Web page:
Computer "scalper bots" that scoop up huge blocks of tickets to concerts and major sporting events, forcing customers to the more expensive resale market, could soon be outlawed in Ontario.
Attorney General Yasir Naqvi says the government plans to introduce legislation next spring that would make it illegal to use sophisticated computer software for bulk ticket purchases.
But he admits there's no easy way to stop criminals in other jurisdictions from using the "scalper bots" to purchase tickets and then reselling them in Ontario at far above face value.
"The enforcement piece is an important issue, and frankly speaking there's no silver bullet, but inaction is not the answer either," Naqvi said Thursday.
"People on the other side can be really smart and use the technology really well, and we need to be aware of that as we develop our strategies to protect consumers, to protect our artists, and to make sure people can enjoy concerts and hockey games when they want to."
The government needs to do something to try make sure consumers get a "fair shot" at tickets to big events like the Tragically Hip's farewell tour, added Naqvi.
"What happened this summer with the Tragically Hip and tickets, that really bugged me," he said in an interview.
"Here's this iconic Canadian band with a very tragic story about (lead singer) Gord Downie's cancer ... and running into the wall where people couldn't go see their favourite ban and bid adieu."
Naqvi feels "very strongly" that the province needs to do something to protect consumers from being shut out of ticket sales and forced to the resale market, which often charges many times the original face value.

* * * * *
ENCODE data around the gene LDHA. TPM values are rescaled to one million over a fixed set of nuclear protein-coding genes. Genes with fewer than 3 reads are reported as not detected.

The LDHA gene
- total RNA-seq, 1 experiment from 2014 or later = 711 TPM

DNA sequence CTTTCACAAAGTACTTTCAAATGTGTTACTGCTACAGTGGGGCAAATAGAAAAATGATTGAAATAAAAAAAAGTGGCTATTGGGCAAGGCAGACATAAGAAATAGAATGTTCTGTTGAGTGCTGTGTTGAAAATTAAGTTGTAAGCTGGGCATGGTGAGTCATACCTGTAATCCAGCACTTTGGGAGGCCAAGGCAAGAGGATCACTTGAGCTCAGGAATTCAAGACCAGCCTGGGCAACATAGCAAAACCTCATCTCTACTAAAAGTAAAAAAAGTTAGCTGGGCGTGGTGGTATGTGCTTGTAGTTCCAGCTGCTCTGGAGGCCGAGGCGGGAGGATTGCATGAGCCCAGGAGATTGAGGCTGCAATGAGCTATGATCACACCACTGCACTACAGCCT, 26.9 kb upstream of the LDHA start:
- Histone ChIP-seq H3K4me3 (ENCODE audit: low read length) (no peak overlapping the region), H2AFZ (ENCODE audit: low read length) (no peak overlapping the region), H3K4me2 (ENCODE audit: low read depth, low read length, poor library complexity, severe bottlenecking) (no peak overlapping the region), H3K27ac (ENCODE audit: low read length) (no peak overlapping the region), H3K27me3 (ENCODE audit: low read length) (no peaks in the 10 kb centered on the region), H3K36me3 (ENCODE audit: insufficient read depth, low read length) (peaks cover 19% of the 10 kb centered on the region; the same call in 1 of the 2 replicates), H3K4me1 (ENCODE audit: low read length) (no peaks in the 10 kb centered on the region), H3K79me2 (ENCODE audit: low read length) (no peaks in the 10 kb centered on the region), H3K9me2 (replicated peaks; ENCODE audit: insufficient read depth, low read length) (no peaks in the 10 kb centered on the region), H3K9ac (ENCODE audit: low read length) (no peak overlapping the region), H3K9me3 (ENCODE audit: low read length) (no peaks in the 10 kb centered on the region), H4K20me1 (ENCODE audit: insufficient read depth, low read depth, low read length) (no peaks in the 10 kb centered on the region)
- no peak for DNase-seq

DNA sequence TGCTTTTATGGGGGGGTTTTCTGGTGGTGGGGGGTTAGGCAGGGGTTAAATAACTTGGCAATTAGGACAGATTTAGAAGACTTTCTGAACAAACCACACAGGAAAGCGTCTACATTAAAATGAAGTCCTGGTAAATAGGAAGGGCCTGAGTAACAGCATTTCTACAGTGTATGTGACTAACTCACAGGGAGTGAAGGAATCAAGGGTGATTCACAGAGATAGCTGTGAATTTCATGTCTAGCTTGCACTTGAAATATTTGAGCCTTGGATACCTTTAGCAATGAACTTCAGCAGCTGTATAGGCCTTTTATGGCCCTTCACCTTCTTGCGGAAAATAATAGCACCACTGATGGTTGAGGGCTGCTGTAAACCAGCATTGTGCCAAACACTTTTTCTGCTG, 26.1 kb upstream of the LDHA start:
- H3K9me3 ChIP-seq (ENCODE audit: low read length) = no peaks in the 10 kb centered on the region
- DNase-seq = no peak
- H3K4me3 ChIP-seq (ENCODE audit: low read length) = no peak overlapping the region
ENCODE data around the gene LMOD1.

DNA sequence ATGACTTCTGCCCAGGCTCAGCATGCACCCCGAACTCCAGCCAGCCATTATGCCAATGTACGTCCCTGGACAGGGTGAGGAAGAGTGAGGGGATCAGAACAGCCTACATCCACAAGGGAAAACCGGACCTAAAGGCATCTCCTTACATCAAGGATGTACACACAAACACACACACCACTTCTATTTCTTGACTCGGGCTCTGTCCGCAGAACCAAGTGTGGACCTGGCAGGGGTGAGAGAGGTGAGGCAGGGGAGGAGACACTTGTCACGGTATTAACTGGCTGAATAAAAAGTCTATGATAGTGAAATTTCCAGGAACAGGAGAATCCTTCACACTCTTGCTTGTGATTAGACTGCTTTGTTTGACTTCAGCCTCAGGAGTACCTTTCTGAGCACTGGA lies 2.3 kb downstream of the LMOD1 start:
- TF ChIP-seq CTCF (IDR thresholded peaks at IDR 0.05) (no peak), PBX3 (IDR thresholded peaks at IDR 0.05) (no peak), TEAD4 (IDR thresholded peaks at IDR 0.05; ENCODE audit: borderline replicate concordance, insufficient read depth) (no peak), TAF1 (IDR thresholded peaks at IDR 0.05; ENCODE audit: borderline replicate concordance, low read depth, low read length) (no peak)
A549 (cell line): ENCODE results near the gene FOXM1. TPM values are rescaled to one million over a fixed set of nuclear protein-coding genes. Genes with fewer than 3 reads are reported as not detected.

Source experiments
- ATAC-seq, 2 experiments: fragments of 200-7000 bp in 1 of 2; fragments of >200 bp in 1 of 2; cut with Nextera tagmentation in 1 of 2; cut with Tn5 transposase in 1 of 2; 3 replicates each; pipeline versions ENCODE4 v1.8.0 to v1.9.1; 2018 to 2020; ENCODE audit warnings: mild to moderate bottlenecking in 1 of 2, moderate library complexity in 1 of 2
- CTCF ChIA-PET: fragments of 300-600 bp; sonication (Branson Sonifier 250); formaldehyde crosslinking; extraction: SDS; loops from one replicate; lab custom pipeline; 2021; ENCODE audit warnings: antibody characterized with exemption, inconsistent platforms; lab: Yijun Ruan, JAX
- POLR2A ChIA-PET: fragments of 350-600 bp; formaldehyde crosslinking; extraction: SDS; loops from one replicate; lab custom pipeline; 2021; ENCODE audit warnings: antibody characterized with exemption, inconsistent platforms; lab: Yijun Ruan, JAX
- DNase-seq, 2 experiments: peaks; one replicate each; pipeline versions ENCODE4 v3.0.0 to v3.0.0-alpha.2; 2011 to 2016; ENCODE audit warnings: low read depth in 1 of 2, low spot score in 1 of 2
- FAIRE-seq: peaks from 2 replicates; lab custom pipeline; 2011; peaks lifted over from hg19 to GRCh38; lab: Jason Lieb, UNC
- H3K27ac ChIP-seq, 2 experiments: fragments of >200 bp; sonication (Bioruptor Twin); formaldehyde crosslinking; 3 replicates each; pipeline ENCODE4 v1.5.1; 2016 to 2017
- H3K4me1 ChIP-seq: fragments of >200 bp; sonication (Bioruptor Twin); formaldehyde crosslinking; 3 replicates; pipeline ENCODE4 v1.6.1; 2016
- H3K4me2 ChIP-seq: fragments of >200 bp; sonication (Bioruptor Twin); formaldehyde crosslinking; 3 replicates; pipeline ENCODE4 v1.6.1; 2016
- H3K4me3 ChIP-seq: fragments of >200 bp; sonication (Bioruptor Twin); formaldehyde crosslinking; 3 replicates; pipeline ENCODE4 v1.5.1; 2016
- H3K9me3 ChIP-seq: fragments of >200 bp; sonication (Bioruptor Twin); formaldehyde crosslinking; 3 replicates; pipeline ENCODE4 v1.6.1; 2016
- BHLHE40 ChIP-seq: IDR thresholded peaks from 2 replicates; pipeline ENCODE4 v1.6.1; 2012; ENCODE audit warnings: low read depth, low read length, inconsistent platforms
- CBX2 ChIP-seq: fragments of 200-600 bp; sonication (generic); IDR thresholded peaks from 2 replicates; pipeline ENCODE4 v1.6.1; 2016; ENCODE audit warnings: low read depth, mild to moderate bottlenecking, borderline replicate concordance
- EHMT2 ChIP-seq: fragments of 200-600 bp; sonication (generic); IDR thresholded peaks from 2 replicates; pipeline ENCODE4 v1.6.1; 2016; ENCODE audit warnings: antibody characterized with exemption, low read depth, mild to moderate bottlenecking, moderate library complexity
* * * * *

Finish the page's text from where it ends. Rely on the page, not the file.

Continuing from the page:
"We need to make sure that there is fairness and some level of transparency," he said.
Progressive Conservative Todd Smith said the government should also ban the sale and purchase of "scalper bot" software, and require ticket buyers to use their credit card to pick up their tickets at the event.
The Tories blame the Liberals for the growing online resale market because the government changed the Ticket Speculation Act last year to make it legal to resell tickets above their original face value.
"What it's done is allow for the Wild West and let ticket scalpers to go crazy online, and made it legal to do so," said Smith. "Now they're trying to clean up their own mess."
Naqvi said he plans to engage in "targeted consultations" with consumer groups, entertainers and his colleagues in other jurisdictions like New York, who have also struggled to deal with ticket scalping and "bots."
"I want to talk to primary sellers, talk to resellers to see if there's a way to stop these bots from scooping up the tickets at the front end," he said. "New York and London are bigger markets than us, and they're struggling with the same thing."
The government's legislation will build on a private member's bill by Liberal Sophie Kiwala, who represents the Hip's hometown of Kingston, Ont., and also tried to ban the "scalper bots."
"I want to see what kind of solutions we can put in place," said Naqvi. "Are there technological solutions that could be implemented so we can prevent that kind of mass scooping?"